Traceability in the construction supply chain
A Traceability Framework has been developed to help with the complex process of tracing the source, production and distribution of construction products, and verifying the claims made about them.
Many construction products have long and complex journeys before reaching their end consumers, who often know little about the origins of the products, or the circumstances in which they are sourced, produced and distributed.
Traceability involves knowing where products come from, their journeys through supply chains and the conditions within those supply chains. Tracing helps to verify claims made about the products, such as that they are manufactured without workforce exploitation (for example without using modern slavery), and about their embodied carbon and life-cycle energy use, quality and so on.
Little known about traceability in construction
Traceability is established in the automotive, pharmaceutical and food sectors, but little is known about traceability in construction. A BRE Trust supported PhD research study by Asselya Katenbayeva at Loughborough University, has been conducted in response to this gap in our knowledge. It has investigated how traceability is understood and implemented by contractors and manufacturers, and developed and validated a Traceability Framework for the construction sector.
As part of this study, thirty interviews were conducted with large contractors and manufacturers in the UK. The latter included manufacturers of steel, heavyside construction products (such as concrete, cement, aggregates, asphalt and natural stone), plasterboard and insulation products. They were asked about their motivations to trace products, their practices related to traceability, the challenges they face when tracing products, and their recommendations for facilitating traceability in the sector. The companies’ corporate reports were also reviewed to investigate how traceability is communicated at a corporate level.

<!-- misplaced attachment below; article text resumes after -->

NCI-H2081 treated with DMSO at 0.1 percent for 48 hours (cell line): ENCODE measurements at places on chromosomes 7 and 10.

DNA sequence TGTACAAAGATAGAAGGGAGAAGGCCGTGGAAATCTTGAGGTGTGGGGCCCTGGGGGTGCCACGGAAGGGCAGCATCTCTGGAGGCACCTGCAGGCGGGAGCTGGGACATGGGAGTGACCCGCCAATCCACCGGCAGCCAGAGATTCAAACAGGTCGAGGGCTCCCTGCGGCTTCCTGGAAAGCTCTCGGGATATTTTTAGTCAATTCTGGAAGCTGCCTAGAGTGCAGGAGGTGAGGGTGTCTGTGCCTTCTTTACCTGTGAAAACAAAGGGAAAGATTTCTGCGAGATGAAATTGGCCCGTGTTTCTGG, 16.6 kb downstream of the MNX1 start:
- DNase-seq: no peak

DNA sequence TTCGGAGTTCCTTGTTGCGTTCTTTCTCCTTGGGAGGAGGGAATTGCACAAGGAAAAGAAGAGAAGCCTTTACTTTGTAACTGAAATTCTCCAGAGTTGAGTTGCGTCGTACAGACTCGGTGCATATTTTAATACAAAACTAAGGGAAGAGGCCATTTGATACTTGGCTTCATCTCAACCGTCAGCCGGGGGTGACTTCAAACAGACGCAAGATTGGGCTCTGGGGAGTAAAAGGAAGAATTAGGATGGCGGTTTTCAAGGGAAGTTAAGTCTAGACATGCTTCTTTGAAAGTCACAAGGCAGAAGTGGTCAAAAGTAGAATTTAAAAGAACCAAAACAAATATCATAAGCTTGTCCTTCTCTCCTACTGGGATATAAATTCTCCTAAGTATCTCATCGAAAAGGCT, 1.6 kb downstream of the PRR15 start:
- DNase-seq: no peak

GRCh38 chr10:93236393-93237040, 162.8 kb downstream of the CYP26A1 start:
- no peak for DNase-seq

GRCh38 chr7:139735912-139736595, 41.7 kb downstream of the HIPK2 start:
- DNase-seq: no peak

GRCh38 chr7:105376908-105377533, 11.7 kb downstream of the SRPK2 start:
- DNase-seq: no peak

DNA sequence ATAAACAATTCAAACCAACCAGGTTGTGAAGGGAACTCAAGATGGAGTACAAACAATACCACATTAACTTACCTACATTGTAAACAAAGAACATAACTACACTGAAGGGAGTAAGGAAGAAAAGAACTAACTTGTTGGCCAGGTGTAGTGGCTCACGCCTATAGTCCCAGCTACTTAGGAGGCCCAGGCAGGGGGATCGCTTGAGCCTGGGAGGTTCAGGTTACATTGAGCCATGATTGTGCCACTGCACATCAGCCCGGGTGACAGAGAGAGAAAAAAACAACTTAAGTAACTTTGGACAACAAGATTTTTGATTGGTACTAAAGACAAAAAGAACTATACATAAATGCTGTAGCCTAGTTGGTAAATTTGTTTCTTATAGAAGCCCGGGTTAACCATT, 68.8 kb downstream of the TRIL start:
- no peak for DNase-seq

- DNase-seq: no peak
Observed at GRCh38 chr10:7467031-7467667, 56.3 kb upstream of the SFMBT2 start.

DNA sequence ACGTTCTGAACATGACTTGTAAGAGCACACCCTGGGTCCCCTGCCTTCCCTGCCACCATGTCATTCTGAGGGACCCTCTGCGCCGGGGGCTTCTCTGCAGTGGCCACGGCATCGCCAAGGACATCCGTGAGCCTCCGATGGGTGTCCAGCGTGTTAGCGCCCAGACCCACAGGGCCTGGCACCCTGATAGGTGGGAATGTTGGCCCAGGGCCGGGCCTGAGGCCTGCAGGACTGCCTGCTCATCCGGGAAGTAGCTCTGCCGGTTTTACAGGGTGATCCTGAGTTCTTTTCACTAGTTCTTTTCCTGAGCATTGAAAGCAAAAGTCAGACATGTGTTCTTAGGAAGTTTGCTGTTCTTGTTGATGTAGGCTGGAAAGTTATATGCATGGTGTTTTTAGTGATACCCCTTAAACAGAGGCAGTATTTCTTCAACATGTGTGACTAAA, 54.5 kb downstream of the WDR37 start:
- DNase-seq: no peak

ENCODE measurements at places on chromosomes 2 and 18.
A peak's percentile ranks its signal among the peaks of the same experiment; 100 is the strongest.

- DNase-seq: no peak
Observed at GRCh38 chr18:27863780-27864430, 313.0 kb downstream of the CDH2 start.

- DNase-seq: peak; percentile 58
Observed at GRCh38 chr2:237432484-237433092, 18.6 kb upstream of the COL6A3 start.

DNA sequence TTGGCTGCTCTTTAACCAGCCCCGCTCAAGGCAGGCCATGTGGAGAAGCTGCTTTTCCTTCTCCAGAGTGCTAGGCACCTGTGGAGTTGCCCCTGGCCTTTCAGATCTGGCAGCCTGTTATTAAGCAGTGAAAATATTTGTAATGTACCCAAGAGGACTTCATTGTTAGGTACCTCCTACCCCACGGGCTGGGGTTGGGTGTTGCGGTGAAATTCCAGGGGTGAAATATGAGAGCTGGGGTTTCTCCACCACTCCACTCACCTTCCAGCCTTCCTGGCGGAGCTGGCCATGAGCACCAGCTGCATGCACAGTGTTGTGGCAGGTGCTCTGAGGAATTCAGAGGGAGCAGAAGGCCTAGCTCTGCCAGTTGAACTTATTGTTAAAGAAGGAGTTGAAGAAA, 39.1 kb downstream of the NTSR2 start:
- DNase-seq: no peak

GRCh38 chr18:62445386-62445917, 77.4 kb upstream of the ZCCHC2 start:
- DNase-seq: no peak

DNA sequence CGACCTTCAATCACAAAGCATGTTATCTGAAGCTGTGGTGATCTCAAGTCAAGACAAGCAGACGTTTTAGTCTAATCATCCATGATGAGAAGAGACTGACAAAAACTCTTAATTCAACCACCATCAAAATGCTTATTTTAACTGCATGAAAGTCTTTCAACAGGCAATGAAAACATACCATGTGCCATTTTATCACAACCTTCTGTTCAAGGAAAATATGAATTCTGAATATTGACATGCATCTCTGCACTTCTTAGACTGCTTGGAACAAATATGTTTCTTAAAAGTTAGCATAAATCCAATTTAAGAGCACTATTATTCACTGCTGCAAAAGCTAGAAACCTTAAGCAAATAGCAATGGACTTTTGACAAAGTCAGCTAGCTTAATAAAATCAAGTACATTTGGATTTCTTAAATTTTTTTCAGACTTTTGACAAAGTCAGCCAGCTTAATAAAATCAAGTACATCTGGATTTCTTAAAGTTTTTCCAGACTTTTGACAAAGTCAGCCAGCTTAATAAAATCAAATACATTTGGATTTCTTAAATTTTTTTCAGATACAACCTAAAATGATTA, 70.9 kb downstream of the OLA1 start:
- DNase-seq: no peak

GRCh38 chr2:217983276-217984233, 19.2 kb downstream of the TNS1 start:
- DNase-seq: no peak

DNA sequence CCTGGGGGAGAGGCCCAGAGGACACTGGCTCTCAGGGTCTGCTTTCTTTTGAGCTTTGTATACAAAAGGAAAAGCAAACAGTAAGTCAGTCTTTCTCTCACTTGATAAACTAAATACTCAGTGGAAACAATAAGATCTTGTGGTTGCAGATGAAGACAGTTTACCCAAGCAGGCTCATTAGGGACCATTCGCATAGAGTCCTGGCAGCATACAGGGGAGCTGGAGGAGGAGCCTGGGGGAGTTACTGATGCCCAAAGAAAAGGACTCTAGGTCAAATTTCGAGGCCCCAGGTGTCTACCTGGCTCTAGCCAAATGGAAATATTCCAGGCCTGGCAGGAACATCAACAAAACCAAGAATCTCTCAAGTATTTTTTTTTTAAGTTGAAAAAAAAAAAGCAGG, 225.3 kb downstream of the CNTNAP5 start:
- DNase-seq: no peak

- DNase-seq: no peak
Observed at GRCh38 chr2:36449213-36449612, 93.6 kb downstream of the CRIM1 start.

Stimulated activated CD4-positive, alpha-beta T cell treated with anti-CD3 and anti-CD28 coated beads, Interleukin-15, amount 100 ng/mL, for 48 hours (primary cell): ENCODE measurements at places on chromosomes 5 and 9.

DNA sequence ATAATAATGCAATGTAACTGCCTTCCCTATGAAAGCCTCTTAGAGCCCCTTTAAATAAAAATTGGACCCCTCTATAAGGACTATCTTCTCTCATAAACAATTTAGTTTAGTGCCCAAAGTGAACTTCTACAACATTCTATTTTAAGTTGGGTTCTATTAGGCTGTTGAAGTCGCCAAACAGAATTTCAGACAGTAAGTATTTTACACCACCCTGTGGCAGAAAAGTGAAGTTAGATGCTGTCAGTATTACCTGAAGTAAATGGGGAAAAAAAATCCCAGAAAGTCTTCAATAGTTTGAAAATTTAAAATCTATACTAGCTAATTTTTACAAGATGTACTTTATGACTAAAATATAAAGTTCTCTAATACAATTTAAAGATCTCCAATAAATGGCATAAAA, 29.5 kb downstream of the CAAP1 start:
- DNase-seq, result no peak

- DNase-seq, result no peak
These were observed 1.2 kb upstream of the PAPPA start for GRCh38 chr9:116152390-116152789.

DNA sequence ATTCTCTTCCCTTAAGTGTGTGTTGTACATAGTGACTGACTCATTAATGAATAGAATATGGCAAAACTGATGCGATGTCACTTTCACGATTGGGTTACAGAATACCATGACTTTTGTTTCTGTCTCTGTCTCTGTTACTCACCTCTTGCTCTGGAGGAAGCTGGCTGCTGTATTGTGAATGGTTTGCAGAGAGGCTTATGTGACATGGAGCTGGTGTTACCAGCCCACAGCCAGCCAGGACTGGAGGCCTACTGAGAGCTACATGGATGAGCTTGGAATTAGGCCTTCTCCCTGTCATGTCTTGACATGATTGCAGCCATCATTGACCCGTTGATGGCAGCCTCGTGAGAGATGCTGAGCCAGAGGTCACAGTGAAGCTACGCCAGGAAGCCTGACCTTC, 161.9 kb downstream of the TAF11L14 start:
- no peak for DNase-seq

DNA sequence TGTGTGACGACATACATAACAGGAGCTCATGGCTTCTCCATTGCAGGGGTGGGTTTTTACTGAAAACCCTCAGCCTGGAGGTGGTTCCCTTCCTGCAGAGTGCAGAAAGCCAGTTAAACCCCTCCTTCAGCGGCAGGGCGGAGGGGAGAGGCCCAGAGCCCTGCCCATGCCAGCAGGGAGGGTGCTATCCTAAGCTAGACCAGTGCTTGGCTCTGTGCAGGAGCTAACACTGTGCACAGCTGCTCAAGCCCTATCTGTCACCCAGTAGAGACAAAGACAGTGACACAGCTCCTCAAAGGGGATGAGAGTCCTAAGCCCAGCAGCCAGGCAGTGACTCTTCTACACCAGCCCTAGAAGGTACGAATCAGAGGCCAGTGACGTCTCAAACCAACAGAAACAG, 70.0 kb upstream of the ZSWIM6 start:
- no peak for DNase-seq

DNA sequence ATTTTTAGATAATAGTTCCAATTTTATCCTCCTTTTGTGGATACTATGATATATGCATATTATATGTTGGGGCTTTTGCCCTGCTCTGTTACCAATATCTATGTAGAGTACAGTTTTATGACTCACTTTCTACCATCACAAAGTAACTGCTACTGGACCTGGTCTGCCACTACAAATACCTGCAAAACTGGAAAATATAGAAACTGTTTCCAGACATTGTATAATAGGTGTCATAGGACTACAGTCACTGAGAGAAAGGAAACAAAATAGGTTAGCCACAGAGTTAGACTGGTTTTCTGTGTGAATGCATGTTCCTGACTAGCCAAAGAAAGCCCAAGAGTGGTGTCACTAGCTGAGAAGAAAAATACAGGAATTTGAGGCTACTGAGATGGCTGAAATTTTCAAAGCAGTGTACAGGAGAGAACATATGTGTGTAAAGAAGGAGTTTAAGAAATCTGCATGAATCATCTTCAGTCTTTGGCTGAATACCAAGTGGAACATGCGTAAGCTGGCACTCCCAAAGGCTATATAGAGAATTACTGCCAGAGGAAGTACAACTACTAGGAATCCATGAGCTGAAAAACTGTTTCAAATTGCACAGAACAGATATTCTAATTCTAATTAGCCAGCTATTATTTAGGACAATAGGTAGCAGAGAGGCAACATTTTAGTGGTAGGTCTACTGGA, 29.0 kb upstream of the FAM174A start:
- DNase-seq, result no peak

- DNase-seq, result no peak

Hindered by a fragmented sector
The study has revealed the critical role of responsible sourcing and supply chain sustainability for driving traceability in construction. However, a lack of supplier collaboration and information exchange, stemming from the fragmented and complex nature of the construction sector, hinder traceability. This is compounded by the absence of regulations governing traceability, and low awareness of its benefits, scope and implementation.
On the other hand, the development of digital technologies offers the potential for traceability to optimise product supply chain processes, improve product quality management and facilitate the circular use of products in the construction sector.
Based on the interviews and on traceability literature from other sectors, a Traceability Framework has been developed to provide a holistic way of understanding the complex process of tracing products within construction. It was validated with the contractors and manufacturers who participated in the interviews, and then with construction sector stakeholders.
The framework can be a starting point for construction companies developing their own company-specific traceability strategy. Also, although the framework was developed specifically for construction, it could potentially be used in other sectors.
Asselya was supervised by Dr Chris Goodier, Dr Peter Demian and Prof Karli Glass at Loughborough, and Dr Shamir Ghumra at BRE.